France’s Total and Norway’s Statoil said last week the Snohvit gas field, in the Barents Sea, has begun production, with some of the output bound for the United States in the form of liquefied natural gas (LNG).
Total holds an 18.4% interest in the project, which is operated by Statoil (33.53%). The partners are Petoro (30%), Gaz de France (12%), Hess (3.26%) and RWE-DEA (2.81%). Statoil said production began Sept. 13.
Gas produced offshore in water depth of 310-340 meters (1,017-1,115 feet) on the Snohvit field is sent onshore through a 143 kilometer (89 mile) multiphase pipeline to a 4.2 million tonnes/year LNG plant at Melkoya, near Hammerfest, in northern Norway, where it is processed and liquefied. The LNG will be shipped to European and U.S. markets. Carbon dioxide (CO2) extracted from the gas is re-injected in a Snohvit field reservoir.
Contractual LNG deliveries are scheduled to begin in the fourth quarter. Gas production is expected to ramp up to a plateau in 2008 of nearly 5.7 billion cubic meters per year (550 MMcf/d). Nearly 23,000 b/d of condensate and liquefied petroleum gas (LPG) will also be produced at the Melkoya plant.
The Snohvit project is the first gas development in the Barents Sea and has involved the construction of the first LNG plant in arctic conditions.
After five years of development, the most northerly gas liquefaction plant in the world has come on stream, Statoil said.
“Snohvit is a fantastic industrial adventure we’ve been working on for many years,” said Tim Dodson, Statoil acting executive vice president for exploration and production in Norway (EPN). “The start-up of LNG production 24 years after the discovery of the Barents Sea’s Snohvit field is one of the absolute highlights in the project.”
When the plant is in full production, one tanker will arrive at Melkoya every five or six days to collect LNG and transport it to customers in Europe and the United States, Statoil said.
“The Hammerfest LNG plant is the largest ever industrial development in north Norway,” Dodson said. “We have developed the fields in the Tromso Patch and the Hammerfest LNG plant by implementing technology developed using previous experience from projects in the North and Norwegian Seas, in addition to long-term research and development.”
In order to market its one billion cubic meters per year share of gas production, Total has chartered on a long term basis a newly built LNG carrier designed to operate in arctic conditions, with a 145,000 cubic meters capacity of LNG.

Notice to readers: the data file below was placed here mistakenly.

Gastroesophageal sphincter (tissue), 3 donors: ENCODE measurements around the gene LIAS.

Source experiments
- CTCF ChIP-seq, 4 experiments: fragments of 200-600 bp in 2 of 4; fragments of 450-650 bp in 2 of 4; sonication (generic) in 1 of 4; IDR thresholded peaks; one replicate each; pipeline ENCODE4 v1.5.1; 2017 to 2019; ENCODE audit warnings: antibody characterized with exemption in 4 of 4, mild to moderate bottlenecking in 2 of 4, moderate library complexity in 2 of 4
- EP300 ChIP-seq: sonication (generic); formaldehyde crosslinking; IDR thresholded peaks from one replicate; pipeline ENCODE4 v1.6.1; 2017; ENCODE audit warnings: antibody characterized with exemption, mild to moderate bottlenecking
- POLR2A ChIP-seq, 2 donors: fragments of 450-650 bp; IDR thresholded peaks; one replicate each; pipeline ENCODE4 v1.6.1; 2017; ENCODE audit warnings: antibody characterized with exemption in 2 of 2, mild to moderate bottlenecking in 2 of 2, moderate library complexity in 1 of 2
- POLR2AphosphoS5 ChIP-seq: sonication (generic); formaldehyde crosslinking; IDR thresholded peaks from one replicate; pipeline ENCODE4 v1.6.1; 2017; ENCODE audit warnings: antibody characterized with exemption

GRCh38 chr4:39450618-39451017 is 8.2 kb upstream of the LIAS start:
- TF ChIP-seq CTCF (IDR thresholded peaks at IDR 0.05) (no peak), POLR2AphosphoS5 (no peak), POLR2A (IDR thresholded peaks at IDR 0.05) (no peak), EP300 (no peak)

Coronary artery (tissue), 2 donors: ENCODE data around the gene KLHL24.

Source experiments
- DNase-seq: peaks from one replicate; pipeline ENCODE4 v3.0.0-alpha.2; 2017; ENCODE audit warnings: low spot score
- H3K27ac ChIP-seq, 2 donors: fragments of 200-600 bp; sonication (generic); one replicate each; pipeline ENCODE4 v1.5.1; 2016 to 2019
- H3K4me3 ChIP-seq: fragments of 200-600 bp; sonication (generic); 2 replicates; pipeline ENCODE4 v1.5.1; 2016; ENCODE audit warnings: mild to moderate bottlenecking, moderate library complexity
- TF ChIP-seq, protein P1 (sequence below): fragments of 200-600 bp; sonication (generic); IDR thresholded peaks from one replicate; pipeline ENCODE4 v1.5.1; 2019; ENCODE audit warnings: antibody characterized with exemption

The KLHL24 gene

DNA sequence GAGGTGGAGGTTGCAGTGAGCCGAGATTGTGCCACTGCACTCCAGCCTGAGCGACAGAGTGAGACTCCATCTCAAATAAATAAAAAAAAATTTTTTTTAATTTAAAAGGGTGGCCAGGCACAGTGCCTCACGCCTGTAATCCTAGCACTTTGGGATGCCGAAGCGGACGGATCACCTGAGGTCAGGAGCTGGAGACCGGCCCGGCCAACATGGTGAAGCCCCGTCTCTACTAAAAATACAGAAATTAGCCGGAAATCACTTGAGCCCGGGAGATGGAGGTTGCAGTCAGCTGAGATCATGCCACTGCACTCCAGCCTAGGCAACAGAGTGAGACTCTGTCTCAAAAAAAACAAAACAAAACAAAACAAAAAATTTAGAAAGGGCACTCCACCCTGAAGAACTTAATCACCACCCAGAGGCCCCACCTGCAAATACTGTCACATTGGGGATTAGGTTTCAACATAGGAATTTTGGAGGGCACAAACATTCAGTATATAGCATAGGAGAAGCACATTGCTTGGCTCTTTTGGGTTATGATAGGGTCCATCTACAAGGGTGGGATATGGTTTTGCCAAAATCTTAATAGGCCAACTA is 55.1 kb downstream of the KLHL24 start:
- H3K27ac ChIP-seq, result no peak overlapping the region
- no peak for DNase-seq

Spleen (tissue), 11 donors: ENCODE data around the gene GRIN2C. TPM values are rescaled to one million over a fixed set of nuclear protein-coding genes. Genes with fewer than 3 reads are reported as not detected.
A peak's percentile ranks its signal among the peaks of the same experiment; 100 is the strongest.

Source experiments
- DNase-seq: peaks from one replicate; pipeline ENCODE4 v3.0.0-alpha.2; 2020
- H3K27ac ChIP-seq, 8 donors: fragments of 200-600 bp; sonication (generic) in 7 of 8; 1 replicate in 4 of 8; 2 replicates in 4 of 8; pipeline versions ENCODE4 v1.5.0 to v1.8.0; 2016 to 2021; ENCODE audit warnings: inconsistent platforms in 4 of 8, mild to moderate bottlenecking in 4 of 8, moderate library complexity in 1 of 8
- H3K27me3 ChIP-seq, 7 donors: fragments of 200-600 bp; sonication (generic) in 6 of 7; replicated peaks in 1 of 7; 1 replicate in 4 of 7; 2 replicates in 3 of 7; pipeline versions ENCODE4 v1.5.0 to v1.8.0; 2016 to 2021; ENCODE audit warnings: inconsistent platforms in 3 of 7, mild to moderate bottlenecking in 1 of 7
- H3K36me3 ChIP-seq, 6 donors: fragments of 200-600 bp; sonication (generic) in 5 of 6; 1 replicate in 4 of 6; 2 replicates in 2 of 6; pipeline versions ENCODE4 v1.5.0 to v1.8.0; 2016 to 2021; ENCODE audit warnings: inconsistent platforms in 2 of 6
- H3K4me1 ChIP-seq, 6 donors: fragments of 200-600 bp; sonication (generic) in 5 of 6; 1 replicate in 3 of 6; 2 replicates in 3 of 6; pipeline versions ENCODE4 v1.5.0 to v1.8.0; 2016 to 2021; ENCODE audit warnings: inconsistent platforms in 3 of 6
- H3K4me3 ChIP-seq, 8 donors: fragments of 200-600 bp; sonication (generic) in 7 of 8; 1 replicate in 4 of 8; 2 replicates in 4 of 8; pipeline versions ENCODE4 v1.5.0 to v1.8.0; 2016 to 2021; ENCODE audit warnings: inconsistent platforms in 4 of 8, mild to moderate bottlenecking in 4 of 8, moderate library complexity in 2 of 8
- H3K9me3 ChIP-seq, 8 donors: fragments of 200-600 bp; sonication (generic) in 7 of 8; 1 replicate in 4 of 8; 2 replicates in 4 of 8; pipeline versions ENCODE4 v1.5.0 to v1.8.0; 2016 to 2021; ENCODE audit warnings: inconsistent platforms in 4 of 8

Total said it holds interests in four regasification terminals: Altamira in Mexico, Fos Cavaou in France, Hazira in India, and South Hook in the United Kingdom, and reserved capacity in Sabine Pass in the United States. The company recently agreed to acquire a stake in the Brass LNG project in Nigeria, in the Ichthys LNG project in Australia, in the Qatargas 2 project in Qatar and has made an agreement with Gazprom to cooperate in the study for the development of the first phase of the Shtokman field.
In 2005 Dominion Resources and Statoil ASA signed a 20-year agreement that gives Statoil access to increased capacity at the Dominion Cove Point LNG terminal on the Chesapeake Bay in eastern Maryland (see NGI, June 21, 2004). The deal is to take effect in 2008-2009. Statoil said it had secured a fourfold increase in its access to LNG in the U.S. market.
Cove Point’s location “is strategically important [to us] for two reasons,” Peter Mellbye, executive vice president for natural gas in Statoil, said in 2004. “One relates to the sailing distance for LNG from our Snohvit development in the Barents Sea and possible future LNG projects. The other is the terminal’s proximity to important end-user markets with a big demand for natural gas around Washington DC and New York.”
After Snohvit comes on stream, Mellbye estimated in 2004 that Statoil would be importing 0.25 Bcf/d through Cove Point.
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